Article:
Last Train to Christmas (2021)
The 3:17 to Nottingham is a train of wonders. So much so, I can't decide if I would ever want to get on it. Nightclub owner Tony Towers doesn't have that choice, he is going to Nottingham with his young, pretty fiancée, meeting his brother and wife on the way.
Michael Sheen plays Peter Stringfellow-esque in this miniature Quantum Leap episode, where Tony is always the star, but as he goes through each carriage on the train, he doesn't know which decade of his life he'll end up in. Whilst he does have some control over the carriages based on what he does in the previous one, he still has no idea of what he's walking into until he meets it face on.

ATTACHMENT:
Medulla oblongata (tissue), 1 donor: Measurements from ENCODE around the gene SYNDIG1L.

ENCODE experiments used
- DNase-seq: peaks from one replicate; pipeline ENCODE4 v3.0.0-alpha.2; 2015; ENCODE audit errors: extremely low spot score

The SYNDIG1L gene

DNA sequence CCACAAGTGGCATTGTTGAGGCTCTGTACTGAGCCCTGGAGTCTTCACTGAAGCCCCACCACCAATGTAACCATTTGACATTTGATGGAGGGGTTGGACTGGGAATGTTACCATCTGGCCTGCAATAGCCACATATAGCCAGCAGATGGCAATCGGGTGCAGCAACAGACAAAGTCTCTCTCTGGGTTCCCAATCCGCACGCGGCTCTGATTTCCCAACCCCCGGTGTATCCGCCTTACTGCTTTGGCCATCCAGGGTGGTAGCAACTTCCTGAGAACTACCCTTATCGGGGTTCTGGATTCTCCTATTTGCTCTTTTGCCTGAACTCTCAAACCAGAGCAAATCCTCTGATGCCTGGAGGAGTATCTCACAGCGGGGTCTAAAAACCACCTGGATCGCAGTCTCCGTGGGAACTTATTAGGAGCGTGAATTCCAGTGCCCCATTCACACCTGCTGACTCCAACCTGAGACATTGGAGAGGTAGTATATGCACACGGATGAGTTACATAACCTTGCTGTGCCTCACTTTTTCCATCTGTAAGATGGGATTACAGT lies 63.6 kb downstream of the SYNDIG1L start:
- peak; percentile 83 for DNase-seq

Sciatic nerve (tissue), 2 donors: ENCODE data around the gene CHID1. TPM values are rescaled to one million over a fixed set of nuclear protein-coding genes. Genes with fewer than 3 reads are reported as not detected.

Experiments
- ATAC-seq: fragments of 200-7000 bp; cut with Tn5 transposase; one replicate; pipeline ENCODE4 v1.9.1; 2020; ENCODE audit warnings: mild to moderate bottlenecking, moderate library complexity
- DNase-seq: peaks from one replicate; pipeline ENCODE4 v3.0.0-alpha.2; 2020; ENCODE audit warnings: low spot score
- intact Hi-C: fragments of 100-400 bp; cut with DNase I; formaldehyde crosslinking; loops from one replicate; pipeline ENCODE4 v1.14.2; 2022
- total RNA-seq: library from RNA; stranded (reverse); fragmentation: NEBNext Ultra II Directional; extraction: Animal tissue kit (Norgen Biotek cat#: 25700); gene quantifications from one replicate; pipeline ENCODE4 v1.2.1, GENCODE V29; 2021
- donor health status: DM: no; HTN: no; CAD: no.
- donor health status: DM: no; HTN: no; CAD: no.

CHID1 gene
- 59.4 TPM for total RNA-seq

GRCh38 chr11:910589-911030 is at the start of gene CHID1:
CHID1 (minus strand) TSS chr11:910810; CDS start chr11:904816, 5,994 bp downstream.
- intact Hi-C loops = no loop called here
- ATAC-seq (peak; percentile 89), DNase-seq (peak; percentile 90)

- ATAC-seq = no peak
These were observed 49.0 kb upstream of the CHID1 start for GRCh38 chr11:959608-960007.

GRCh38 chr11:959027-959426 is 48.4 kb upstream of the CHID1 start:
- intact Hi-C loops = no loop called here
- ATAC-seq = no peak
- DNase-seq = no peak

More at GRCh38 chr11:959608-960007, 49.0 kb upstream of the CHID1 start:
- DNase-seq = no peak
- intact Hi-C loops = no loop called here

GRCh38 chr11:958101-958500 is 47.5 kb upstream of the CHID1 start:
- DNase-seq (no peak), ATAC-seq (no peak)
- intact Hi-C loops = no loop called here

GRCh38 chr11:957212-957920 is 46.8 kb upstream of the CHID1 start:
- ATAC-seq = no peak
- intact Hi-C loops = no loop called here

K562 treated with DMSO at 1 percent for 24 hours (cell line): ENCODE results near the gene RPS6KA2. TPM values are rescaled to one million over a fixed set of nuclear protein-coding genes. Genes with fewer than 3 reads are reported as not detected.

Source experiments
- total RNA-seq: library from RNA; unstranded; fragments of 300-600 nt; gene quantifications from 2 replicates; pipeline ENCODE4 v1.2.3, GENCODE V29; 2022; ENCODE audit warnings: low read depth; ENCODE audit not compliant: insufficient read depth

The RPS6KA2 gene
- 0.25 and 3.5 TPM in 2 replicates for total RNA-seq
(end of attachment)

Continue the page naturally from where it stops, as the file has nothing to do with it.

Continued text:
What starts of as seemingly a simple comedy then morphs into a more challenging time-travel adventure, but as the decades start to mount up, it becomes much more challenging to follow and you may find yourself wanting to stay in those periods you find most familiar as the attention to detail is as impressive as the acting.
Sheen is fantastic of course and gets the chance to really get to grips with Tony's many incarnations as he travels forwards and backwards through his life, but what surprised me more was Cary Elwes performance(s) as his brother Roger, who was excellent.
Whilst not entirely festive, there is a Christmas Carol feel to this, with Tony visiting the ghosts of his past and future and the third act pulls all of the chaos that has gone before together in a fulfilling conclusion for the audience.